Jul 2, 2014 4:57 PM by News Staff
Chemistry students at California State University, Chico are gaining advanced lab skills and solving real-world problems at the Chemistry Summer Research Institute.
Each weekday, 10 undergraduates and three high school students work alongside eight faculty members in the third-floor labs of the Physical Sciences Building. Together, University officials say the student-faculty teams perform research and experiments in line with the professors' research goals. Many of the projects have practical applications in the pharmaceutical and agricultural industries.
In its 10th year, the 10-week program offers valuable hands-on learning opportunities for students.
"We don't stand there overseeing them every minute," said Department of Chemistry and Biochemistry Chair Randy Miller, who manages the program. "They're conducting real research with real applications."
Millers adds that research topics are faculty-driven, but student innovation is encouraged. This year, projects include turning the waste stream from biodiesel production into a value-added product; making a biodegradable polymer from beet sugar; and testing metal-based molecules that show promise in slowing bacteria and cancer activities.
Students take ownership of pieces of the research, while faculty guide and evaluate their efforts.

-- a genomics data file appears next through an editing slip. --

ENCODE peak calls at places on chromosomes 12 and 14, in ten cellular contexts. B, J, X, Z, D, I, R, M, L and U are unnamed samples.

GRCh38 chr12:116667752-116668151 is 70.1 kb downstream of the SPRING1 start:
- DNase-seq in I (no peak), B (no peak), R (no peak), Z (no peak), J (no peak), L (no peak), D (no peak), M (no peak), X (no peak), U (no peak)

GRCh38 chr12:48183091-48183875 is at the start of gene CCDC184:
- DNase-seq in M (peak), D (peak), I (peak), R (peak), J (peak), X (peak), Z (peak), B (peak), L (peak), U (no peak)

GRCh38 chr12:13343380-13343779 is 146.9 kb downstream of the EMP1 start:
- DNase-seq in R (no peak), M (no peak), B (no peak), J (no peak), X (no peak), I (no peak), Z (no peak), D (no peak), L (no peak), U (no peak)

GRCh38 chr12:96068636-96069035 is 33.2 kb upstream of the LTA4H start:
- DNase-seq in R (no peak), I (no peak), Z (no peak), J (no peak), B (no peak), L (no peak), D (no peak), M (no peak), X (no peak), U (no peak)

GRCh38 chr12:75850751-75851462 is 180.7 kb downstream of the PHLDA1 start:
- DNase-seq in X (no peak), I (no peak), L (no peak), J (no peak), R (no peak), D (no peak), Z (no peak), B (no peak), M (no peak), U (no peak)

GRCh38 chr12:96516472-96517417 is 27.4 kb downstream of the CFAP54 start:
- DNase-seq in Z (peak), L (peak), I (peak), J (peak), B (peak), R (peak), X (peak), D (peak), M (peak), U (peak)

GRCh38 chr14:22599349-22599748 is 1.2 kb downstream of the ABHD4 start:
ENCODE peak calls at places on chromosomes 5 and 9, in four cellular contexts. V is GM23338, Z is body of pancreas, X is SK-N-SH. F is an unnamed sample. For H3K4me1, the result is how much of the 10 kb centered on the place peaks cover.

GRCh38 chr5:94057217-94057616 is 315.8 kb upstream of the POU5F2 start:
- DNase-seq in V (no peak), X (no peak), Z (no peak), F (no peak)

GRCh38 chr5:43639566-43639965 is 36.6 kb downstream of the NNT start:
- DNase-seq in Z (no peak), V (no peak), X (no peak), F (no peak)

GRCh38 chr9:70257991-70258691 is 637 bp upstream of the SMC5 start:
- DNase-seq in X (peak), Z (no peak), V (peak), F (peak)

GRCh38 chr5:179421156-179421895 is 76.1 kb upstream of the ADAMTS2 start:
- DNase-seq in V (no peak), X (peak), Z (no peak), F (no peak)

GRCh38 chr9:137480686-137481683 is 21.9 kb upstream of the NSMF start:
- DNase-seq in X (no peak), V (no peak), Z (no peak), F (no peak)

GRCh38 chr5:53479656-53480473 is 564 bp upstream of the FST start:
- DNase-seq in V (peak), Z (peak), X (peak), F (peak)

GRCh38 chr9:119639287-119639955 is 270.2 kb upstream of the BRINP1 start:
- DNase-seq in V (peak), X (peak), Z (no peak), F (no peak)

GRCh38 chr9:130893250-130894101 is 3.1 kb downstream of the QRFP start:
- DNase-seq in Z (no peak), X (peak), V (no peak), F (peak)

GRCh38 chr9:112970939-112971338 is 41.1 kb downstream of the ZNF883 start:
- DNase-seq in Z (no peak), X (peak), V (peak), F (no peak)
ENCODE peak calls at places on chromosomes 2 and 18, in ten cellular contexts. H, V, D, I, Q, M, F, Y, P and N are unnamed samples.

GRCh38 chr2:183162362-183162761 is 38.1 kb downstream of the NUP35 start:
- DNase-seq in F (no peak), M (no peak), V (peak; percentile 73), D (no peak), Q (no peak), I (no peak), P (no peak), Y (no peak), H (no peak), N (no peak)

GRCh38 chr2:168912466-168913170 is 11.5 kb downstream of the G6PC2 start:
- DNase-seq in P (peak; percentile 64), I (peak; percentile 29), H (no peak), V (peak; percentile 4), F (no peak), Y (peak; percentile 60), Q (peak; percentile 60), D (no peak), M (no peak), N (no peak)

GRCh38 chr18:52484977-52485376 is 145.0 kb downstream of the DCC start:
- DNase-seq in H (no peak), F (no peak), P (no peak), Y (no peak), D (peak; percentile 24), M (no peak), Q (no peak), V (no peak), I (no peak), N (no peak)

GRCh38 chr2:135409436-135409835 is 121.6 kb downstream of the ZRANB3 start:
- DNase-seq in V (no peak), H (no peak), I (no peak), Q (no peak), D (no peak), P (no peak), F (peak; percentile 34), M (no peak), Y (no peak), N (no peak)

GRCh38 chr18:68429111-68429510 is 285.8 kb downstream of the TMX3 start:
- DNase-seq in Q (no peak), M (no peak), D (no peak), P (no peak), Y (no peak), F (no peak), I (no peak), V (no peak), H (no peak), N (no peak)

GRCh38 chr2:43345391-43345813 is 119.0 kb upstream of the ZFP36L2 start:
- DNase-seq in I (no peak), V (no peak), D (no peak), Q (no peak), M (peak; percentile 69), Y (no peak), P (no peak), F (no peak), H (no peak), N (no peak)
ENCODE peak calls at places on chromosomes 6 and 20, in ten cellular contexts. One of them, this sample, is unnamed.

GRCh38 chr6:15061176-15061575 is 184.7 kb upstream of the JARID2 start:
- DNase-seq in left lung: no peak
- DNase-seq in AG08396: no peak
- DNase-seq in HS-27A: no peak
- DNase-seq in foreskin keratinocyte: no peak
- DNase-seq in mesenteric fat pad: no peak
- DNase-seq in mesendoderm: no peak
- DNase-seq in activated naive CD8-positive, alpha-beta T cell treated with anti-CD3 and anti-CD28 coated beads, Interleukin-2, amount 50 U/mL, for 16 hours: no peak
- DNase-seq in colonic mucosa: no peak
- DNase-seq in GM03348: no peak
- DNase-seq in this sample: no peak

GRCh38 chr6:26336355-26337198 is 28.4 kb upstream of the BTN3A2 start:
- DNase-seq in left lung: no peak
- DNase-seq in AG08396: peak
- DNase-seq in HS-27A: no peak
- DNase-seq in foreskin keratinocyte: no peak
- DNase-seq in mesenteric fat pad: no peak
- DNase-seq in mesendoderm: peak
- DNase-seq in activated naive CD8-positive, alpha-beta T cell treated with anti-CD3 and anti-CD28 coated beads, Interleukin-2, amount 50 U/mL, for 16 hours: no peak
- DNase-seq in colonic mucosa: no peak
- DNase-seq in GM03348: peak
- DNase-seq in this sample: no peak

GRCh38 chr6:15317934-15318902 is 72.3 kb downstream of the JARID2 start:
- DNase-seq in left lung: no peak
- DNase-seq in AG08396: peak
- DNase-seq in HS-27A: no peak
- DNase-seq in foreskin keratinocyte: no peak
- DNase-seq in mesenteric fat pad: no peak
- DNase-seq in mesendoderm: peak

The program was formed in 2004 through the efforts of CSU, Chico chemistry professor David Ball. Over time, it has grown to offer participants a $3,500 stipend to cover 10 week s of fulltime research. The program is funded by a variety of agency grants, industry partnerships and alumni donations.
At the end of the program in August, the students will present their work at the national meeting of the American Chemical Society in San Francisco.
Two students from Chico High School and one from Pleasant Valley High School are participating this year, adding a mentoring component for the CSU, Chico students.
Fourth-year biochemistry major Will Cayler is working on developing a more environmentally friendly reaction for compounds often used in pharmaceuticals. Alongside chemistry professor Chris Nichols, he is testing the results of replacing the toxic solvent DMA with water or ethyl alcohol in the reaction. Cayler said since joining the program in May, he has gained skills in quantification and accuracy and become a better chemist overall.
"The hands-on experience you don't usually get at other universities, you get here," he said.
In the adjacent lab, organic chemistry professor Carolynn Arpin is working with Natalie Holmberg-Douglas, a double major in animal science and biochemistry, on developing a process for inhibiting Grb7. The overactive protein is often found in cancer, and their work could lead to development of a new treatment for the disease.
"Running reactions, trouble shooting, creating new molecules-this is the stuff you would do in a career-level organic or pharmaceutical lab setting," Arpin said. "They're not doing everyday chemistry, they're doing novel stuff. They learn to think on their feet."